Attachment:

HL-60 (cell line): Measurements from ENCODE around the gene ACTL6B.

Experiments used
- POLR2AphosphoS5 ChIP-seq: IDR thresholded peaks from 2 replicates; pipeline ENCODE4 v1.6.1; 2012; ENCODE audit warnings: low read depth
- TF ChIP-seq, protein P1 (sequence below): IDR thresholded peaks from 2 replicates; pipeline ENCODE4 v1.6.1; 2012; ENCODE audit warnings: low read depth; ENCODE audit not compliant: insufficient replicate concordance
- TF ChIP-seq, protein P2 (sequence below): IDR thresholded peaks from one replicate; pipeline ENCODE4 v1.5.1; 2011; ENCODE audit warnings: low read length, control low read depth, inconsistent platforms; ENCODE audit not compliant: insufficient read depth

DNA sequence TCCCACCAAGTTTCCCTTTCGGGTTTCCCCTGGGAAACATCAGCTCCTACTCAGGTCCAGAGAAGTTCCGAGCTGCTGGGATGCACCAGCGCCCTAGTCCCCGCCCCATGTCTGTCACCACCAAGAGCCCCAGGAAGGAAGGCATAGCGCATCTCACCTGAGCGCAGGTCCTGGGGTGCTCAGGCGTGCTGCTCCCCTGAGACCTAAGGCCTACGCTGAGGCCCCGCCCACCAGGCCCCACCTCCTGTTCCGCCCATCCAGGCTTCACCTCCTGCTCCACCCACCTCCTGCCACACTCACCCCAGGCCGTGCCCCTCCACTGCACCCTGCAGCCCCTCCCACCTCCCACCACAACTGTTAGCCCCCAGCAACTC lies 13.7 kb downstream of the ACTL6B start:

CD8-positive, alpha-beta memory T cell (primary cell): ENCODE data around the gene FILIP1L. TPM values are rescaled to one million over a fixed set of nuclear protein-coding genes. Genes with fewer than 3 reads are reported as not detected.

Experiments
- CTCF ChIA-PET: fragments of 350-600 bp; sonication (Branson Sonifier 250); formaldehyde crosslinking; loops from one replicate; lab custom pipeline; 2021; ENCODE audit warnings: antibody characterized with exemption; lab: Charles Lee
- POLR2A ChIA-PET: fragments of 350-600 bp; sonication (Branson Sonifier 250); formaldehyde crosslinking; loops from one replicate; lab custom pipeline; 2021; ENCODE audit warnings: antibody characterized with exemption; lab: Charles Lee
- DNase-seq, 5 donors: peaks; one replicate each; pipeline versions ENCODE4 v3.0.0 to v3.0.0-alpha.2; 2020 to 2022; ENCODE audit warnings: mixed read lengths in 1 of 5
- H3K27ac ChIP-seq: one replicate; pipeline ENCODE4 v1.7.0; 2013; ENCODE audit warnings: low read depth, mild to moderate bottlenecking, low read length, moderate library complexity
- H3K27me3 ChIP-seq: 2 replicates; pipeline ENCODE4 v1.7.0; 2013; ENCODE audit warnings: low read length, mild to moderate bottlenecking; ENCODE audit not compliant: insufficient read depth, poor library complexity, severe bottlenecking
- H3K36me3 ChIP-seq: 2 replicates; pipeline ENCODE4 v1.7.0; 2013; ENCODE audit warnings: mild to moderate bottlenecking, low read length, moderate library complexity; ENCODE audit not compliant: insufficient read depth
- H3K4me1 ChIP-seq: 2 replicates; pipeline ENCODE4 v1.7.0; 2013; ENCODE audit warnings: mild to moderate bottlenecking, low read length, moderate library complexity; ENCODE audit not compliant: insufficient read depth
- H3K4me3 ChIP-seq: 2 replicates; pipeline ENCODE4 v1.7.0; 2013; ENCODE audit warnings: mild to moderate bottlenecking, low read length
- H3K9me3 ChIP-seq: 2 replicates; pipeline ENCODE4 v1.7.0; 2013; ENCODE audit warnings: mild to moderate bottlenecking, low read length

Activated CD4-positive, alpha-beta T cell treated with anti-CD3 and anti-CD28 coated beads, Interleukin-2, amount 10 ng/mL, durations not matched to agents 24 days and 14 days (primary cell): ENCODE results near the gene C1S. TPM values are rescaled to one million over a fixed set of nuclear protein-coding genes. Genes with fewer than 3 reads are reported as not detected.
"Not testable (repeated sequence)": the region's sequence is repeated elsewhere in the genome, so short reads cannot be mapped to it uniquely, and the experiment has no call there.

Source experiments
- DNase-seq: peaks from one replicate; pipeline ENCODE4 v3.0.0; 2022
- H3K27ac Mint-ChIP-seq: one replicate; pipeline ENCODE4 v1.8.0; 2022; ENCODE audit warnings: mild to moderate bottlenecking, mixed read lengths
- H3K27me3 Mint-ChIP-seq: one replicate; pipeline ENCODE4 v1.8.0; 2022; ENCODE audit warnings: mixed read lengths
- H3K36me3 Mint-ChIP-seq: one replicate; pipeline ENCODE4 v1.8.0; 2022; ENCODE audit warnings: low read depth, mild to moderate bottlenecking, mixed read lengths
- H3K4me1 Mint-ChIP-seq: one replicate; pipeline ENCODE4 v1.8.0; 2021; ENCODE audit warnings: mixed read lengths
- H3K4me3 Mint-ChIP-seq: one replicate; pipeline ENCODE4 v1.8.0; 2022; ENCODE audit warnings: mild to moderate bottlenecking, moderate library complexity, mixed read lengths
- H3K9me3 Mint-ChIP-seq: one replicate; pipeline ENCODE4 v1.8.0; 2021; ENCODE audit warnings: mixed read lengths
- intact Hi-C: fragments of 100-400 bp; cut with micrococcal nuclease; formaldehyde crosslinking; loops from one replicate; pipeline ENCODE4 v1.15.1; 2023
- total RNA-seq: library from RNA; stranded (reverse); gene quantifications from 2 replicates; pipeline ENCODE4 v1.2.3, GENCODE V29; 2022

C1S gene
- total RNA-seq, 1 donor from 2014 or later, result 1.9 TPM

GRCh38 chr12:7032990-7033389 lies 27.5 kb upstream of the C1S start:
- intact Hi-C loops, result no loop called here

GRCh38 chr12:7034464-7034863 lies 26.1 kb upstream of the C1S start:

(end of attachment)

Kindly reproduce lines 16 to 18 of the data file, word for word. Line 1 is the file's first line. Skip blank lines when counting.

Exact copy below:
- H3K4me3 ChIP-seq: 2 replicates; pipeline ENCODE4 v1.7.0; 2013; ENCODE audit warnings: mild to moderate bottlenecking, low read length
- H3K9me3 ChIP-seq: 2 replicates; pipeline ENCODE4 v1.7.0; 2013; ENCODE audit warnings: mild to moderate bottlenecking, low read length

Activated CD4-positive, alpha-beta T cell treated with anti-CD3 and anti-CD28 coated beads, Interleukin-2, amount 10 ng/mL, durations not matched to agents 24 days and 14 days (primary cell): ENCODE results near the gene C1S. TPM values are rescaled to one million over a fixed set of nuclear protein-coding genes. Genes with fewer than 3 reads are reported as not detected.